During a visit to Virginia Theological Seminary, the secretary general of the Anglican Communion stressed Anglicans’ work in evangelism and cross-cultural ministry.

The Most Rev. Josiah Idowu-Fearon spoke on “The Vitality of World Anglicanism” Nov. 15 as part of the 2017 Mollegen Forum and 20th anniversary celebrations for the Center for Anglican Communion Studies.

Idowu-Fearon, secretary general since 2015, spoke about the life and vigor that he has witnessed across the Anglican family of churches. Contrary to the narrative of bloggers, he said, the Anglican Communion is alive and well, and through this family the gospel of Jesus Christ is growing.

This Evangelism is the Church’s primary job, he said, if we take the Great Commission seriously. The Communion has grown 10 percent in the last decade, and not because of birthrates, he said.

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Western Anglicans perhaps assume this is true because of the Communion’s African provinces, and Idowu-Fearon, former Archbishop of Kaduna in the Church of Nigeria, affirmed that church-planting in Africa is a high priority. In one diocese, every priest is expected to participate in a two-week evangelism mission every year, and much church-planting focuses on poor rural communities.

But he also cited examples in other parts of the world: the Diocese of Singapore has five missionary deaneries, and in 2016 Bishop Rennis Ponniah flew by helicopter into remote villages of the Himalayas to baptize more than 500 new Christians. Asian Anglicans, he said, are taking the lead in evangelism in China, the area of the greatest Christian growth in the world.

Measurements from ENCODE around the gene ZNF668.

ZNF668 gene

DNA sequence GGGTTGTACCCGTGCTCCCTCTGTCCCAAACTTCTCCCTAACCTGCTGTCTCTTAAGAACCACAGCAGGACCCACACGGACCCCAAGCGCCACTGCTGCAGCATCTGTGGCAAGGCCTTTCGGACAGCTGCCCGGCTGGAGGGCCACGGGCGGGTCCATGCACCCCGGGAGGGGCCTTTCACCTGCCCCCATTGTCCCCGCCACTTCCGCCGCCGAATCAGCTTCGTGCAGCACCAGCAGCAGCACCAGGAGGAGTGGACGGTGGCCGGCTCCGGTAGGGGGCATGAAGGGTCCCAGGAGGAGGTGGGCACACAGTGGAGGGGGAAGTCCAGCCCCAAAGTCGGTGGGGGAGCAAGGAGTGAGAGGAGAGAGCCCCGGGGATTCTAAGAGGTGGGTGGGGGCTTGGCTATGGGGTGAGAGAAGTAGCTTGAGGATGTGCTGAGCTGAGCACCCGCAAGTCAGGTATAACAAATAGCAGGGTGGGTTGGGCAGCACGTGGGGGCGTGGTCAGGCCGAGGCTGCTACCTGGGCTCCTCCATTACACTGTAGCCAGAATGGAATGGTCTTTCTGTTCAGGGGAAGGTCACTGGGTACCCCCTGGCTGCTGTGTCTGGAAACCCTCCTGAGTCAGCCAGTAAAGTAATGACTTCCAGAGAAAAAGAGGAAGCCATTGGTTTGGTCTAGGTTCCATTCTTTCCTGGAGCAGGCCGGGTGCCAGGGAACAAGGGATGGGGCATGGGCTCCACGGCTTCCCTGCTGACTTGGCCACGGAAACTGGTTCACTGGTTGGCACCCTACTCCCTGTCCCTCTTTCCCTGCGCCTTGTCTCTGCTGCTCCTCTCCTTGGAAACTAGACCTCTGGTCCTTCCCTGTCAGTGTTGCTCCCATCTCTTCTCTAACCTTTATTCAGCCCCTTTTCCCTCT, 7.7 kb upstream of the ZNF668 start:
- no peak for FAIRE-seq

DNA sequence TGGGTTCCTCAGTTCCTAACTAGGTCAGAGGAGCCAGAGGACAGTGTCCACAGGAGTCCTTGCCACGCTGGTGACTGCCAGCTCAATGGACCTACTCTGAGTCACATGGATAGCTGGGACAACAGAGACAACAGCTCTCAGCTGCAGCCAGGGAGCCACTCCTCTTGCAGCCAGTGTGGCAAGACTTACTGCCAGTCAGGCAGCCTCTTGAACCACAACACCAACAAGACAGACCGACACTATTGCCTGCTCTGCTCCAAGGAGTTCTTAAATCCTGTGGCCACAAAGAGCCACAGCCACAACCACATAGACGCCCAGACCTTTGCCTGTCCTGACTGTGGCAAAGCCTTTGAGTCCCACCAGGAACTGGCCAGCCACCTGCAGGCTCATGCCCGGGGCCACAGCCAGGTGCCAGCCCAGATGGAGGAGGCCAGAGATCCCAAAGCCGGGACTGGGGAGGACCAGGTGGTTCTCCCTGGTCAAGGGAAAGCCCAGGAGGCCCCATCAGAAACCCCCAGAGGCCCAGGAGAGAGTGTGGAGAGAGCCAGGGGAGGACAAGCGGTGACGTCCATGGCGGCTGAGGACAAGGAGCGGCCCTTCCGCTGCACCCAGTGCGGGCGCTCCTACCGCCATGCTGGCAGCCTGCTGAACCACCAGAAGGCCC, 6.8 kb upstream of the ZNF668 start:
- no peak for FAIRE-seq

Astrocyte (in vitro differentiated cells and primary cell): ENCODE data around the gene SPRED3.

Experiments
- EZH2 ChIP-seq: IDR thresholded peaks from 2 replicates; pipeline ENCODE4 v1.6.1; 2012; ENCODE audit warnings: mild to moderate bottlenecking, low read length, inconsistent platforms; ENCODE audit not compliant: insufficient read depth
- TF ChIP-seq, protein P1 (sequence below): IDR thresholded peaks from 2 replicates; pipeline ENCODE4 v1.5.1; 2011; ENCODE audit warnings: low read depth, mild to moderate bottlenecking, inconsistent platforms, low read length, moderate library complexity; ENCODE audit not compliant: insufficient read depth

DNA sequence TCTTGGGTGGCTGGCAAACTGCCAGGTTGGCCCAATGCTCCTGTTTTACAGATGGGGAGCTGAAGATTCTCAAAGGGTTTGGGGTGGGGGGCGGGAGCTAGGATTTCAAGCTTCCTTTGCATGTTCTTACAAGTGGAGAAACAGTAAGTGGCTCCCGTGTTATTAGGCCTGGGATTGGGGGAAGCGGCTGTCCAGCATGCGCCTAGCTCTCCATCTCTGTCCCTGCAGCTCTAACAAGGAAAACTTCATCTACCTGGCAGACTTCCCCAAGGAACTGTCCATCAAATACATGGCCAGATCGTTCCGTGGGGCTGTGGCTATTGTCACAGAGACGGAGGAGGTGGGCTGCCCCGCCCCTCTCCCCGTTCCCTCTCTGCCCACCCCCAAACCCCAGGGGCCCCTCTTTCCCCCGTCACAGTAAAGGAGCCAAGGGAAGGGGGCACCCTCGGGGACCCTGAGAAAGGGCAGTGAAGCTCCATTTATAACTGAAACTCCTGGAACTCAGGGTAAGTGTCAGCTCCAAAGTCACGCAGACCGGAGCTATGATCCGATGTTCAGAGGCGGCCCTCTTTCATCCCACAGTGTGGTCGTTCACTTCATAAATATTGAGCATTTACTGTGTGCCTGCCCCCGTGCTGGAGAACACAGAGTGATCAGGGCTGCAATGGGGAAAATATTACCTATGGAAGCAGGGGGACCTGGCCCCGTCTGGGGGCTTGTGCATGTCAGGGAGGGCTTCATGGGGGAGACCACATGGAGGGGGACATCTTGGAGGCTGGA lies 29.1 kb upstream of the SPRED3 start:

But even in the West, the missionary spirit is still stirring. Idowu-Fearon singled out the Diocese of London, where in 2015 Bishop Richard Chartres established a Centre for Church Planting and Growth with an explicit intention of planting 100 new churches by 2020. The diocese has 27 new congregations so far, with a total average Sunday attendance of 1,240.

Holy Trinity Brompton has a wide effect on the broader Church: it not only has an average Sunday attendance of 6,000, but has also led the way in planting new congregations in vacant church buildings. HTB’s Alpha course is now used in 169 countries, across a range of denominations.

It is not just in evangelistic efforts, though, that Idowu-Fearon sees vigor. He says Anglicans are finding creative ways of living beside Muslim neighbors with respect and forbearance. The Diocese of Jerusalem has developed educational and healthcare institutions with equal services and respect for Muslim and Christian patients.

Idowu-Fearon also highlighted the work of the Anglican Mothers Union, a force in almost every diocese in Africa. Mothers Union empowers women who face immense challenges and injustices in the developing world by creating training centers and schools that teach marketable skills.

He noted a growing respect for cultural differences between different parts of the Communion as the result of international diocesan and parish partnerships that involve sharing material resources and face-to-face encounters through yearly mission trips.

The archbishop stressed that churches in the West can learn from the Global South that church growth happens not through telling people what they want to hear but by preaching the gospel and calling for commitment. He spoke of the necessity, amid all the growth in the Global South, for more effective and substantive theological education and catechesis to build Christians up in their new life in Christ.

Mac Stewart

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